You have hit the nail on the head about the intellectual idea of making things better for my liver. I have been tormenting myself by thinking: ‘why doesn’t this motivation work when it is such an important issue?’… I guess that could be more of the limbic style bullying (which I know was discussed a lot on the other thread today on the forum), when actually what gives me more immediate feedback on how eating less benefits me is the smaller, day to day stuff. The liver is the big picture but going to bed at night without feeling stuffed with food is also rewarding on a noticeable, daily basis. Another plus I have noticed in the past few weeks is that I have had chronic eczema on one of my hands for well over a year and it has completely cleared up. No steroid creams or anything – it’s just gone. I think this must be because I have been eating more of the good stuff and eating less in general (when I have managed to, that is!). So yes – very good to remind me of the immediate feedback aspect.
The advice for the liver is basically a Mediterranean style diet – vegetables, fruit, fish, whole grains, nuts, seeds, olive oil, flax seeds – all that jazz. Of course when I try to implement this style of eating I can get really all or nothingy about it but I’m trying to make it my aim to have this kind of food and work through addictive desire for stuff that falls short of this. It’s hard. Sometimes I think: ‘if I had never had a food addiction problem, how would I eat?’. And the answer is I’d probably eat more or less as above with probably a dessert or some chocolate about once a week. And then I think to myself: ‘well – why don’t you just eat like that then? how hard can it be?’. I suppose the answer is that it’s hard if I’m ignoring my addictive desire because it just ends up being all or nothing and a sense of back to square one all the time. If I just said to myself ‘right – i’m doing the Mediterranean style eating now for my liver’ I would set up all sorts of compliance and therefore rebellion states of mind… The other recommendation is to leave longer gaps between meals which I have been trying with some success – though, again, it’s easy for this to slide into the dieting mentality which can then lead to ‘you’ve been so good not to eat for five hours – you deserve a pudding’!!!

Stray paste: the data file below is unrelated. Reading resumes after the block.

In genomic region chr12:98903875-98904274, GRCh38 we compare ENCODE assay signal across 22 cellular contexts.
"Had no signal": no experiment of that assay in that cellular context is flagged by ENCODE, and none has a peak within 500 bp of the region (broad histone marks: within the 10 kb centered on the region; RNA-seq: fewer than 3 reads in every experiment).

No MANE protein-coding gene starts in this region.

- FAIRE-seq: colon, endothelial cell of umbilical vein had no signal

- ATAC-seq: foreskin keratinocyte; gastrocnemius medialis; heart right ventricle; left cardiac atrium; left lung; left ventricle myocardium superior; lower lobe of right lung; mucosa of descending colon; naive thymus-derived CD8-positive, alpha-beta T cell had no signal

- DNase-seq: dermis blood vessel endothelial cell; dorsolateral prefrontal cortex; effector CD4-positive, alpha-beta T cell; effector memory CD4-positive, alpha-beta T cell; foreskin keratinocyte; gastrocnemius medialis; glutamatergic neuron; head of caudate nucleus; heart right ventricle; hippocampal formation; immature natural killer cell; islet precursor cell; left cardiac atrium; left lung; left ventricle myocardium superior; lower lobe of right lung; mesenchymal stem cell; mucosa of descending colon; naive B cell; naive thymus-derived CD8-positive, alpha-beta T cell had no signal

I think you are right that my addictive thinking is often more than just ‘what the hell’. It’s probably more along the lines of ‘you should do it one last time and then you can really concentrate on your liver issue’ or ‘you deserve this – you’re so tired and you’ve been working so hard and you have made SOME changes so this won’t hurt’ and a whole host of other justifications.
Just on a side note which struck me as relevant. I heard a talk that an American woman called Brene Brown did. She said she used to have therapy and her therapist was always saying to her:’you need to stop alternating and start integrating’ – ie: live in the grey area of life more and stop swinging from one extreme to another. I think that applies to all of this too. She also said that learning to ‘manage paradox’ was one of the most important life skills anyone can have. And that struck a chord here too – managing the paradox of wanting to lose weight and knowing that wanting to lose weight can, paradoxically, make you put it on…
Anyway – enough late night ramblings!